Friday, 19 September 2014

Wootton Rivers to All Cannings

After Wootton Rivers our next stop was Pewsey Wharf.  The mooring there is poor but at least we were able to walk into Pewsey to stock up with provisions.  Provisions were not the only thing we were able to stock up with.  I had seen a flyer about the coal boat “Aquilo”and knew that it was going to be in the area.  They carry cheaper diesel, gas, coal, logs, kindling, pump-out cards – just about all the essentials  boaters need!  Job done!  They have a yard at Hilperton and are incredibly well organised.

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Also whilst at Pewsey, Gill and Rodney came to find us and we all went to the dog friendly Golden Swan at Wilcot for Sunday lunch in order to celebrate both mine and Rodney’s birthdays.  Lovely.

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Onward from Pewsey.  There’s no doubt about it, parts of the K&A really are very pretty ………………..

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Views of the Marlborough Downs

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Picked Hill

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Ladies Bridge

We thought the visitor mooring at All Cannings was the nicest we had come across since Reading.  And, how bizarre!  That very day, whilst we were moored up there, All Cannings featured on “Escape to the Country”!  It’s a really nice village with a community shop, good pub and access to some lovely walks up on the Downs.  We walked up to the site of a neolithic earthworks called Rybury Camp.  The views from up there are breath-taking.

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On the way up we passed this -

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This is The Long Barrow at All Cannings. 

It’s a modern-day burial mound.  When finished it will have a grass roof topped with wild flowers.  Cremated remains can be placed on shelves inside.

It’s an alternative.


To finish on a more cheerful note – a couple of pictures of Ellen …………..more??????

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We thought our wood collection was doing well until we passed this lot!


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Another example of determination!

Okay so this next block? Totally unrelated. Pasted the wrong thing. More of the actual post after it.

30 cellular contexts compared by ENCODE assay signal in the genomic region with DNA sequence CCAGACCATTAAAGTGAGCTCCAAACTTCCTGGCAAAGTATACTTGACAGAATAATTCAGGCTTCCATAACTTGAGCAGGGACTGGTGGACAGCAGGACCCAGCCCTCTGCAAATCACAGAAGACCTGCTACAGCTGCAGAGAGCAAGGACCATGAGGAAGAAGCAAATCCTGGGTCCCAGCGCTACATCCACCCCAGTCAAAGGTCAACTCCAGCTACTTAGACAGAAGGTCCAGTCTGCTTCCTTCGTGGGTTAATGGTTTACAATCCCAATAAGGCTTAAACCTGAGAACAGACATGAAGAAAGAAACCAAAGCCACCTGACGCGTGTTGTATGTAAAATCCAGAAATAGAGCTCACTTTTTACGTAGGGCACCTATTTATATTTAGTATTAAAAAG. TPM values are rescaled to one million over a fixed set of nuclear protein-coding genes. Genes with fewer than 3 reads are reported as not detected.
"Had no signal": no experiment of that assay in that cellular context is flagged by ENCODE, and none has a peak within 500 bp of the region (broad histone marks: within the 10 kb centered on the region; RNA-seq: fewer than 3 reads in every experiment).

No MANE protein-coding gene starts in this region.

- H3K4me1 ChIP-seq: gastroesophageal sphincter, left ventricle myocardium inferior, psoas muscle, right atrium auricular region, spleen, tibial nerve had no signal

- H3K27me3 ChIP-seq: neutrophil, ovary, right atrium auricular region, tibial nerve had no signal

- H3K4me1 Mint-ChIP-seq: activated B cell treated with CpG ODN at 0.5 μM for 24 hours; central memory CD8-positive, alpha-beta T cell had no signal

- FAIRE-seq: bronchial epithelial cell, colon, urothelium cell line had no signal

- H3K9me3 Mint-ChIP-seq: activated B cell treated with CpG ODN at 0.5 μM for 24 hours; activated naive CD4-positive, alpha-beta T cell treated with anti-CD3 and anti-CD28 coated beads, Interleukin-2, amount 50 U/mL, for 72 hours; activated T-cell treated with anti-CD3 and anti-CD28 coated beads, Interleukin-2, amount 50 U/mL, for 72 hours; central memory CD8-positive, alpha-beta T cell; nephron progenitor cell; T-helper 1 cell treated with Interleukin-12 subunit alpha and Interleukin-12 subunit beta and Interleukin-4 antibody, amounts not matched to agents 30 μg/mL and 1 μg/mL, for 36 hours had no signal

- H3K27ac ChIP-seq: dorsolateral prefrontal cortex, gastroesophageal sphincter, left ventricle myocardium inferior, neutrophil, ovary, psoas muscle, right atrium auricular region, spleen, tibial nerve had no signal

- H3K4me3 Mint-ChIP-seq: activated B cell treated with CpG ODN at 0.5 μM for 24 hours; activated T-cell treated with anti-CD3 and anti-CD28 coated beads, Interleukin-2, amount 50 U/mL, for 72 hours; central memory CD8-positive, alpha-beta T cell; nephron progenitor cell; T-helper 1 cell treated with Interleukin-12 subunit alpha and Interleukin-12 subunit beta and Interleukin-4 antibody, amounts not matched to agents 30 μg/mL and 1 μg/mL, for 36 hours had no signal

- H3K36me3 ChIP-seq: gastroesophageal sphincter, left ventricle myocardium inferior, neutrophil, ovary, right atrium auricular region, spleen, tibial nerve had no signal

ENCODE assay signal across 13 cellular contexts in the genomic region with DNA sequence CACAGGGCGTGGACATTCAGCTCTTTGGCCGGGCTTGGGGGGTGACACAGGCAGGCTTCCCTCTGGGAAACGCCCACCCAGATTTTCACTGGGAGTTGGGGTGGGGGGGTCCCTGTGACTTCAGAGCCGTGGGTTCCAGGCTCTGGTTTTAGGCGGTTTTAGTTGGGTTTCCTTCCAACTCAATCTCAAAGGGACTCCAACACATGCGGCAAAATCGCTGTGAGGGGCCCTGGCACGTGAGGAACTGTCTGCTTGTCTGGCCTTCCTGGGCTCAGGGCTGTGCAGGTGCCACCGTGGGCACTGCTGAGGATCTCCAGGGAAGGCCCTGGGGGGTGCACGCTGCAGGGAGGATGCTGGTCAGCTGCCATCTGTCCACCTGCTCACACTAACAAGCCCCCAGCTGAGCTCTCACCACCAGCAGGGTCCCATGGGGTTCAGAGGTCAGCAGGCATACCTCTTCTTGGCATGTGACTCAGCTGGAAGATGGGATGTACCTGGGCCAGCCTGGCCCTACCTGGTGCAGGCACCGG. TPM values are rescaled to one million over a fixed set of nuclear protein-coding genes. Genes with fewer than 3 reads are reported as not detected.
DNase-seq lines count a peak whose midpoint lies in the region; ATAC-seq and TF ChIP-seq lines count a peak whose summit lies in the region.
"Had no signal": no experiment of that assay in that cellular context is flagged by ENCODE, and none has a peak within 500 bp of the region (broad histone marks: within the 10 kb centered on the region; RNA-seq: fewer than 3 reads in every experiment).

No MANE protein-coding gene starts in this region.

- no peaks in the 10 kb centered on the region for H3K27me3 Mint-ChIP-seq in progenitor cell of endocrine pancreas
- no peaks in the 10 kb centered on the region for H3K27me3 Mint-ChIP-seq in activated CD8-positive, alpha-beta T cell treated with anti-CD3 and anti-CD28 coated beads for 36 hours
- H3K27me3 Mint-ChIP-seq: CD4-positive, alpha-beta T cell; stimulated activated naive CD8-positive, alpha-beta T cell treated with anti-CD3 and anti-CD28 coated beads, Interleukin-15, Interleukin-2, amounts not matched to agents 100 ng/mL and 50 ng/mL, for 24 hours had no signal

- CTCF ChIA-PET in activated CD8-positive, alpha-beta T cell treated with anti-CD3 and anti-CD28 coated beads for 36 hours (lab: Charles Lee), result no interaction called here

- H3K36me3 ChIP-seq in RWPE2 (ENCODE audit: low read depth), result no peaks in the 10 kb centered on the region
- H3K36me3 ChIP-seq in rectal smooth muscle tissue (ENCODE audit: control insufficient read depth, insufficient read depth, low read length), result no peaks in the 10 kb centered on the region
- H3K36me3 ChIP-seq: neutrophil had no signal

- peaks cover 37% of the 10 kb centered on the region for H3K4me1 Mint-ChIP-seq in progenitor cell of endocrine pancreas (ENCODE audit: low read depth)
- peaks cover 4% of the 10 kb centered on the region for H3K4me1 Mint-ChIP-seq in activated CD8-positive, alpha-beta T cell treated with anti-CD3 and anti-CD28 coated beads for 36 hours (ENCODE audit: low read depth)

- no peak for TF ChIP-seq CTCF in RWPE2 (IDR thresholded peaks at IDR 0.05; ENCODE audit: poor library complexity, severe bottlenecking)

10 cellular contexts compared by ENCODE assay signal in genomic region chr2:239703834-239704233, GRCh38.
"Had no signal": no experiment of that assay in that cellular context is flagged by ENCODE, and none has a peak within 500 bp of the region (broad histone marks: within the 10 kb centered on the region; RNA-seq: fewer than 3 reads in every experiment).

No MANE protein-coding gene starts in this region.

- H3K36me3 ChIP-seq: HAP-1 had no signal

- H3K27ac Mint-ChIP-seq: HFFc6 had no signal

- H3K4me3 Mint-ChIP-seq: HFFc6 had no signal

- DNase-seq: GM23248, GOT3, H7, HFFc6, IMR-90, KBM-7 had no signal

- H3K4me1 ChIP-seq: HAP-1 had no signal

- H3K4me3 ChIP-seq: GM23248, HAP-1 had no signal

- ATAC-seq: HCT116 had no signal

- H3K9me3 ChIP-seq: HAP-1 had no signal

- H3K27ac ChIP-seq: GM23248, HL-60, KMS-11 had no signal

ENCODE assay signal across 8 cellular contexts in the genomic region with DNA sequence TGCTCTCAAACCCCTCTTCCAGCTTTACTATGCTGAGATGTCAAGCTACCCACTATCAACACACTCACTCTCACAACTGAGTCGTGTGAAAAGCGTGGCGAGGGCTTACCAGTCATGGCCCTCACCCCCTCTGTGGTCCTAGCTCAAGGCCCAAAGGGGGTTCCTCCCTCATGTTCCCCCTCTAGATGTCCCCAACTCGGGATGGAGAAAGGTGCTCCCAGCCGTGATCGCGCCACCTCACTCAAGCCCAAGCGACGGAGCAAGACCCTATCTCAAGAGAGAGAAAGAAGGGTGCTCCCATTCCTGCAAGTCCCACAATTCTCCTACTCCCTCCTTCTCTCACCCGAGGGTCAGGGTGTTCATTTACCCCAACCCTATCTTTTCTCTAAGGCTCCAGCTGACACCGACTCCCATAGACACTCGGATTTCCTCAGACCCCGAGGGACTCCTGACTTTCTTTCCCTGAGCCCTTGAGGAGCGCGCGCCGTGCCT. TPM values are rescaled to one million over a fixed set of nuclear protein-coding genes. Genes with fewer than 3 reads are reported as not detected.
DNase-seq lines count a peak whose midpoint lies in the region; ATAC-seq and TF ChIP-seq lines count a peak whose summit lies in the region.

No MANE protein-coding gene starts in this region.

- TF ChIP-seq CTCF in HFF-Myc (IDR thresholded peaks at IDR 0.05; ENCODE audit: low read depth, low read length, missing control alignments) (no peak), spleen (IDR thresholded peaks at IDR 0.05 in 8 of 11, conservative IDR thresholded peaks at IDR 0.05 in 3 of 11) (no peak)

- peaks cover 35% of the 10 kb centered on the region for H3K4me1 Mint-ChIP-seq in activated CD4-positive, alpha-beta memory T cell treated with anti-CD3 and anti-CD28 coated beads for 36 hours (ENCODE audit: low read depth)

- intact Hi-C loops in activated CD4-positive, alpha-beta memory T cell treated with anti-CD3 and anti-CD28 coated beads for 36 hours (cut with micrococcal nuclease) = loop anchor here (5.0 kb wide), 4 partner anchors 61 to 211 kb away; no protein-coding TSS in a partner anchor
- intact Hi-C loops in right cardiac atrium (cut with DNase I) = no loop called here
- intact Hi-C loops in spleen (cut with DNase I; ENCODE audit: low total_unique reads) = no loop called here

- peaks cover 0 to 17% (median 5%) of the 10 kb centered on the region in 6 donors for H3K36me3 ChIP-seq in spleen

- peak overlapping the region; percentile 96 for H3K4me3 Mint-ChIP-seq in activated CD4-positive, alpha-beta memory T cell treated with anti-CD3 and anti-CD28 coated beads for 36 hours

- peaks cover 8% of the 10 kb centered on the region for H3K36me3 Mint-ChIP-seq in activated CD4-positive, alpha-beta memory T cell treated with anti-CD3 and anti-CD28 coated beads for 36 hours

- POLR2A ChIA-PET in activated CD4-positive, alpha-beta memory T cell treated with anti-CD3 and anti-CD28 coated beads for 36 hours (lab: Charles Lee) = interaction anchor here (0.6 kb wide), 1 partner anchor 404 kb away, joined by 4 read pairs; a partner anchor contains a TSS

Our next challenge is to be the 29 locks of the Caen Hill Flight …………………….


Friday, 12 September 2014

Kintbury to Wootton Rivers

Hungerford and it’s surrounding marshland is a great area for walking.  The crystal clear little river Dun flows through the marsh and there’s lots of choice as to which paths to follow.  The middle picture is of an egret – I’ve only ever seen them flying or on the ground before.

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One day we decided we didn’t want to moor where everyone else was but it wasn’t easy and took lots of determination.  It’s not fair to say that there’s nowhere to moor on the K&A – there are designated visitor moorings but they are where the powers-that-be want you to stop for a pub or shops.  For those of us who like to moor in the middle of nowhere with open views, it’s really frustrating!  And, where there are rare places to get into the bank, the Unofficial Residential Non Compliant Continuous Cruisers are generally well entrenched!!

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Locks and swing bridges just kept on coming but when some joker decides to put a swing bridge is in the middle of a lock chamber ……………. well, I ask you!!  This is Hungerford Marsh Lock.  The truth of the matter is that when the canal was constructed, permission to re-route the existing public right of way around the lock was refused.  The crossing had to be provided exactly where it had been before and that is where it remains today.

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Now we are in Wiltshire and beautiful thatch cottages abound:-  ££££££££££££££££££££

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They obviously provide a constant source of work for the professionals:-

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We walked away from the canal to see the restored and extremely well cared for windmill at Wilton.  It is maintained and operated by The Wilton Windmill Society.

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We moored for the night by The Crofton Pumping Station.  April Love was there for a short while and we were able to have a bit of a chat with her new owners.  It was a somewhat noisy night as the main London – Plymouth railway line, which has been our constant companion since Reading, was a just a stone’s throw away!

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We have seen very few boats on the move.  After Crofton Top Lock we reached the short summit pound.  After all the effort to reach the summit – 52 locks, 13 swing/lift bridges and 35 miles, it was over in little more than 2 miles!  We are now, however, seeing the appearance of a few widebeam boats and, since coming through the short Bruce tunnel, we’ve had lots of kingfisher sightings.